"A Battle Of Air Masses": Why The Tornado That Hit Dallas Was So Destructive | News Univision Natural Phenomena

Thousands of people without light, dozens of homes damaged, businesses destroyed, lamp posts and traffic lights fallen. That left the tornado that hit Dallas on Sunday night. Although these types of phenomena are normal for this era, it had particularities that made it even more devastating.

"The strange thing in this situation is that normally in metropolitan areas the tornadoes do not remain touching land for so long, that was very unusual. Normally it touches land by a couple of streets and goes back up," explains Nelly Carreño, the Univision meteorologist News in Dallas, who estimates that the phenomenon was on the ground for about 40 minutes and traveled about two miles across even four major Dallas highways. "They usually play in rural places, but this happened in areas of high population," he adds.

He toured towns like Garland, Richardson, Rockwall and Sachse, located in Dallas and Collin counties, all areas with no less than 12,000 inhabitants, according to state records.

RELATED

For the head of meteorologists at Univision Houston, Gastón Heredia, if that same tornado with its 70-mile-hour winds had occurred in a desolate town, "almost nothing would have happened."

In the United States, they explain, there are two times of tornadoes that coincide with the changes of seasons, from spring to summer and from summer to autumn. The first is in May, when temperatures begin to rise and where, they say, the greatest number occurs; the second, between October and November, when temperatures begin to fall.

According to Gastón, annually in the United States there are an average of one thousand tornadoes and Texas is one of those with the highest reports: between 150 and 155.

In pho tos: the powerful tornado that caused destruction in Texas and left about 130,000 people without electricity

Texas is right on the tornado corridor that runs from the center and midwest of the country to the east. So what happened on Sunday was not a surprise and in fact, the news had warned about its possibility: the surprise was where it ended up touching earth.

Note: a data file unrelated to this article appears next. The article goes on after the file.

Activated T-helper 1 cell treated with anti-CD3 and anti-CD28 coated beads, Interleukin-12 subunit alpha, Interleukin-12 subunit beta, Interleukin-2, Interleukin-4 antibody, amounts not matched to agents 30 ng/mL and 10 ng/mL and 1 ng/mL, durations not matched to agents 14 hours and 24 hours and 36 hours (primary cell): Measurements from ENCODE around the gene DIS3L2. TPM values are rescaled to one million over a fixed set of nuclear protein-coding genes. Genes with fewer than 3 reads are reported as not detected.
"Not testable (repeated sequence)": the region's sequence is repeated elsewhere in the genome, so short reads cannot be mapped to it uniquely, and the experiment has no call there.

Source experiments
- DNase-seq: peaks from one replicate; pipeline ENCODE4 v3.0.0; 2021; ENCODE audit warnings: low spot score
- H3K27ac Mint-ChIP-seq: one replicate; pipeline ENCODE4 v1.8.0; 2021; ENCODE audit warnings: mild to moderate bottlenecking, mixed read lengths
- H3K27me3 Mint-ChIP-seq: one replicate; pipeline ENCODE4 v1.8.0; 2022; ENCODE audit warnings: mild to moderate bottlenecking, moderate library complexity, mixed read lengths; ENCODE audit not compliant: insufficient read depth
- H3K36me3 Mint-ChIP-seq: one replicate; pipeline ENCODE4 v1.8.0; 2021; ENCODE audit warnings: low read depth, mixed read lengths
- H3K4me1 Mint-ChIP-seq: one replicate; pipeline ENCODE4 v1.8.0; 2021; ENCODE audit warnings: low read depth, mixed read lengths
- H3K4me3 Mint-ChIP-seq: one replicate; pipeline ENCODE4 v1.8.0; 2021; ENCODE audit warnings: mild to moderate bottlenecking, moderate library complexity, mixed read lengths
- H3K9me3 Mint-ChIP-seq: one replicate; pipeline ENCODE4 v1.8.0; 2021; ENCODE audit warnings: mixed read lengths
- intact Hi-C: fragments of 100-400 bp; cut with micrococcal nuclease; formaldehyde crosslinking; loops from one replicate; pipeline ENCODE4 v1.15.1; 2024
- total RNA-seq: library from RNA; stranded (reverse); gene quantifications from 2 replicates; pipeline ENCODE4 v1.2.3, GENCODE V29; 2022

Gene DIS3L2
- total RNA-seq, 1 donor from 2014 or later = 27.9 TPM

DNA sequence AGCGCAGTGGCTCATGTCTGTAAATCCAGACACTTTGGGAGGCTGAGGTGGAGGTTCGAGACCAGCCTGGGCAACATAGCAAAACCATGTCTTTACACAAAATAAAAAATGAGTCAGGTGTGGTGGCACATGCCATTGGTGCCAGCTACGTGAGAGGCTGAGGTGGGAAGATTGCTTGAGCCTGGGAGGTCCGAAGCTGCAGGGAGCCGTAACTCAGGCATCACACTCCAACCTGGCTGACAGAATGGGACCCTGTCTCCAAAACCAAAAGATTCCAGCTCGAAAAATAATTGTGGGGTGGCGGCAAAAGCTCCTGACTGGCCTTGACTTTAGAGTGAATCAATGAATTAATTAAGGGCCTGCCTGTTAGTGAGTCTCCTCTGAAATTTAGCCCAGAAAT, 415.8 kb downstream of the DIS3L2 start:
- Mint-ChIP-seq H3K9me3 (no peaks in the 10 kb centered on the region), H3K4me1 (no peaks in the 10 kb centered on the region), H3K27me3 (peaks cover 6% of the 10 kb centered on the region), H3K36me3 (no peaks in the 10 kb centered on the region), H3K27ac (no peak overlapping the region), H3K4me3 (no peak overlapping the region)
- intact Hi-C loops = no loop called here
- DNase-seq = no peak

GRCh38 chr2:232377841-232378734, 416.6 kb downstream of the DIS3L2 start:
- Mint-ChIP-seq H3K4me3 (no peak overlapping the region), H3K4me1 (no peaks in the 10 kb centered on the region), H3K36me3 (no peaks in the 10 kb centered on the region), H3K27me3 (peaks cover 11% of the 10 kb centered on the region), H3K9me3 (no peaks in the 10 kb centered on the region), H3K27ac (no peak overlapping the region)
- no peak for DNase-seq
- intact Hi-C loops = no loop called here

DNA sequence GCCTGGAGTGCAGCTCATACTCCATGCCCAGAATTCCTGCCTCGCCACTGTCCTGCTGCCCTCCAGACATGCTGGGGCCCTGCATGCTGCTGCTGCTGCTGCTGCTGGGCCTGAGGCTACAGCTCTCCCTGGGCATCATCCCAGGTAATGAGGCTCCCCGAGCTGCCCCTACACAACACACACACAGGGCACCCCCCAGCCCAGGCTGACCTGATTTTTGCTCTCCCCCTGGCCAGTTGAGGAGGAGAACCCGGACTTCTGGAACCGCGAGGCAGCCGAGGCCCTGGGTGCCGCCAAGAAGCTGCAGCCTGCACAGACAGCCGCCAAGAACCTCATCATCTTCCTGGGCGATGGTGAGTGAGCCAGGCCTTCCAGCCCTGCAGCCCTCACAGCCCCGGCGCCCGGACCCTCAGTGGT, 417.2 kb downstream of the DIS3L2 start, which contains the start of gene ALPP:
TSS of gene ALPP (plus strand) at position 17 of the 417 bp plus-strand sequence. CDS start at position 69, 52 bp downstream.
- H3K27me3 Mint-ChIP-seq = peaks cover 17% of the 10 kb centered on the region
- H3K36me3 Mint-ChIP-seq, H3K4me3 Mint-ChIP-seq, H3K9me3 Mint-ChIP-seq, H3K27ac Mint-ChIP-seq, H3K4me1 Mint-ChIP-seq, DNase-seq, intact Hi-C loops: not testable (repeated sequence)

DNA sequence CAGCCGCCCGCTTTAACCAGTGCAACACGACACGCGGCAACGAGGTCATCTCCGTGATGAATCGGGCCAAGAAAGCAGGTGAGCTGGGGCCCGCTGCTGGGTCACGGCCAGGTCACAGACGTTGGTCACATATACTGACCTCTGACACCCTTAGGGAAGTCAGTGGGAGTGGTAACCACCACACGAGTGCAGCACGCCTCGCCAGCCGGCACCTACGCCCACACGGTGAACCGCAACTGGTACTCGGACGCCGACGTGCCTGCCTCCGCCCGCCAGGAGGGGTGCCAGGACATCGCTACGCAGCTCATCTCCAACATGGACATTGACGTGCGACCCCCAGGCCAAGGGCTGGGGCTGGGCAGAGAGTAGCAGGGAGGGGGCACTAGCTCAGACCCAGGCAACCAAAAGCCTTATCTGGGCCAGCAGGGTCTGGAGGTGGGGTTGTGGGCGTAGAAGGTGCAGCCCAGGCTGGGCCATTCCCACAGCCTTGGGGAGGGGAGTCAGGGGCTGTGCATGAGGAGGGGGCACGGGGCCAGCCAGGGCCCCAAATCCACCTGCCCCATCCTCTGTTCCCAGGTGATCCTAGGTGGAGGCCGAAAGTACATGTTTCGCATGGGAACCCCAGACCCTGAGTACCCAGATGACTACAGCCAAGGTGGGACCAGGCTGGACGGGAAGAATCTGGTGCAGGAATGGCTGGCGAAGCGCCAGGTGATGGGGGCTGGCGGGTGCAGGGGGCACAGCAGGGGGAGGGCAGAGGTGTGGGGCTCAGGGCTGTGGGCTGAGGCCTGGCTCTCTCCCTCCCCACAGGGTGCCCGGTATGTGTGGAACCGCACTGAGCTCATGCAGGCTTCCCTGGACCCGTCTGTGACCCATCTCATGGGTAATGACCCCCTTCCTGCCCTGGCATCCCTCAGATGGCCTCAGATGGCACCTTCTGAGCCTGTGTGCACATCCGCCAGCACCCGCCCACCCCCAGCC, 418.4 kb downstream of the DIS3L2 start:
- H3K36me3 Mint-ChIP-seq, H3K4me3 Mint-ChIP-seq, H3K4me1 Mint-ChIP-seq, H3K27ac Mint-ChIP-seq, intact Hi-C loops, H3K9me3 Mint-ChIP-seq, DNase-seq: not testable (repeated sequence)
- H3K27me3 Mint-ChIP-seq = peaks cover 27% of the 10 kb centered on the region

Transition month

When Carreño gave his weather reports on Sunday afternoon, he already warned that Dallas would live two rounds of storms: "First, it had a low probability because we had what we call an atmospheric layer, which is basically a stable air zone at high levels of the atmosphere. But we mentioned that if that atmospheric layer was broken due to the approaching front, this possibility of a very large tornado and hail was going to be unleashed, which is what happened. "

The meteorologist explains that just on Sunday the temperature in Dallas touched 90 degrees Fahrenheit (32 degrees Celsius) and when a cold front approached from the northwest, the atmospheric layer broke and this circulation of strong winds and hail occurred. To that is added the humidity that came from the Gulf of Mexico that also brought winds from the south. She catalogs the process as a "battle between air masses" that ends in a tornado.

"October is a transition month, because the temperature rises to 90 degrees Fahrenheit and drops to 40 degrees in less than 24 hours. That's why we have tornadoes in October in Dallas," he says.

For now, in Texas the weather conditions improved on Monday and the state is risk free. But the front that brought him moved to Arkansas, Mississippi, Alabama and western Tennessee, where there is a new alert this Monday for possible tornadoes.

Seeing the devastation left by the tornado in the towns of Dallas, Carreño says the city was fortunate to not register dead or seriously injured.

SEARCH FOR MORE

YOU MAY ALSO LIKE